(1) Every bachelor is unmarried.
I know this is one of the most famous examples (intensionally) denoting analytic and a priori propositions. No problems yet.
(2) Every apple is a fruit.
This one is a bit more confusing. At first glance, I thought it was analytic, but after a while I’ve come to notice that I can’t be very convinced because of the following sentence:
(3) Every apple is molecular.
This appears to be obviously a posteriori; no one would know if this is true like in the 8th century. I knew Kripke made a distinction among necessity, analyticity, and a priority. So I was like “this may be something like an a posteriori analytic proposition or whatnot.” (Is it?)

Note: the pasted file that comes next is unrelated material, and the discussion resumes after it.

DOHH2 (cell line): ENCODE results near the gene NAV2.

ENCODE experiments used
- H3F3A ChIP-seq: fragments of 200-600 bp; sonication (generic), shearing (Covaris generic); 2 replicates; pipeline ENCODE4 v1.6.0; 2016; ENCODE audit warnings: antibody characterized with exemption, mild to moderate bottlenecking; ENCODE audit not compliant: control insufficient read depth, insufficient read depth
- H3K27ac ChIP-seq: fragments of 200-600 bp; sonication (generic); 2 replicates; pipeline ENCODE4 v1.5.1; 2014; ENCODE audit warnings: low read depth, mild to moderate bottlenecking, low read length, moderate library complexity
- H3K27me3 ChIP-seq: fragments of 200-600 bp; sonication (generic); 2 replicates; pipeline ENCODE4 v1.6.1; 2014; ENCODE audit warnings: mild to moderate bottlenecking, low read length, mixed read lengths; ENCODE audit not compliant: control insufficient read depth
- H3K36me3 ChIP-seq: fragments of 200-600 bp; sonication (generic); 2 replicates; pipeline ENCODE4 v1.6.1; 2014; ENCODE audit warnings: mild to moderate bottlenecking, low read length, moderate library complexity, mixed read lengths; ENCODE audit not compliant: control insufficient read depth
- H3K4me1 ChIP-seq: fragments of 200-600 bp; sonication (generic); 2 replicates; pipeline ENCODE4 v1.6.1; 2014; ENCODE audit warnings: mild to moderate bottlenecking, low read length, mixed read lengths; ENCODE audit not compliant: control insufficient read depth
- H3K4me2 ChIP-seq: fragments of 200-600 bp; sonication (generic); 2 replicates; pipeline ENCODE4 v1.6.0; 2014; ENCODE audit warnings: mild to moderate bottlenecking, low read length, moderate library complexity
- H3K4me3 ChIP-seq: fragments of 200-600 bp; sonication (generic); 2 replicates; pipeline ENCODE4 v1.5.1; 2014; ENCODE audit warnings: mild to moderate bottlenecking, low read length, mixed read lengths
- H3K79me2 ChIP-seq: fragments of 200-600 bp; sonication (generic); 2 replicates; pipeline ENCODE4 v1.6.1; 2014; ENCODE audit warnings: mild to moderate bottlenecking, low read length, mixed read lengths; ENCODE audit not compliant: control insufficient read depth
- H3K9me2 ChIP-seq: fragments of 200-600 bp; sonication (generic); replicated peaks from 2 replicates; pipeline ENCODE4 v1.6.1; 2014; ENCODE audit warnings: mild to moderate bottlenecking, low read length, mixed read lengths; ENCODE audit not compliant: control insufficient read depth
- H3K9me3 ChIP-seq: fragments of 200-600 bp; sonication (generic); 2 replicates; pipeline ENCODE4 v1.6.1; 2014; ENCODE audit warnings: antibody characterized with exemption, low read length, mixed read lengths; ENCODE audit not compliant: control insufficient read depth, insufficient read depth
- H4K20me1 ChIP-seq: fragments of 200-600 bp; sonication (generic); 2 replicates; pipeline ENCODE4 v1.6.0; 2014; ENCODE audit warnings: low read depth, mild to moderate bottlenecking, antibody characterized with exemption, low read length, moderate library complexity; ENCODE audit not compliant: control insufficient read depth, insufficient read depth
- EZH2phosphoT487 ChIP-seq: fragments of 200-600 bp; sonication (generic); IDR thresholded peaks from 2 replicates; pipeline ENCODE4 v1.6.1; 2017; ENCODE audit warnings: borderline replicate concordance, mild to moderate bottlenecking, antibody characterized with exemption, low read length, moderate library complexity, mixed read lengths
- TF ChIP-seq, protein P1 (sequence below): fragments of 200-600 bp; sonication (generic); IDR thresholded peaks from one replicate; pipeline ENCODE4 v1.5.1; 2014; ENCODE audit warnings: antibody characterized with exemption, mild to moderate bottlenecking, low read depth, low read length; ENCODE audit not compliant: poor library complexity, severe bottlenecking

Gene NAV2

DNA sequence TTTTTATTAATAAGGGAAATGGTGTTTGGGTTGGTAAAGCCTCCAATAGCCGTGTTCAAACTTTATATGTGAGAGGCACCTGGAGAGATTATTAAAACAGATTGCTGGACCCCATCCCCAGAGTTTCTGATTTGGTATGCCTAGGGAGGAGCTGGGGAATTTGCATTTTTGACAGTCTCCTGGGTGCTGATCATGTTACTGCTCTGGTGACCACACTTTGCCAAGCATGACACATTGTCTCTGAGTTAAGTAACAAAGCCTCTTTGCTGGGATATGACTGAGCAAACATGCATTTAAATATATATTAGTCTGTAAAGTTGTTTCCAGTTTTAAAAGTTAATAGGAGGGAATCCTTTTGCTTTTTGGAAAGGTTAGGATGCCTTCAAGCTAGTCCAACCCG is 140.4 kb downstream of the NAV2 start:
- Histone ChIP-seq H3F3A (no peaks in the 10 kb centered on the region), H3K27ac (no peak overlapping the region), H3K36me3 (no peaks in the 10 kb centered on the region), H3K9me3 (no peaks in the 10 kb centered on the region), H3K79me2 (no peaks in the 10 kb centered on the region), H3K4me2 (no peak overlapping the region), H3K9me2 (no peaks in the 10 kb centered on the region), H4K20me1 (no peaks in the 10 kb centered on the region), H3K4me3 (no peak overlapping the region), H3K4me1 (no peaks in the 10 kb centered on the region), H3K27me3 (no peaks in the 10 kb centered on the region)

But the real question I haven’t given an answer to myself yet is that if the last sentence is a posteriori, what about the first one? Can it still be considered a priori? It seems it is still widely assumed so, but I can’t see the differences among those three sentences. I would really appreciate it if you would answer me.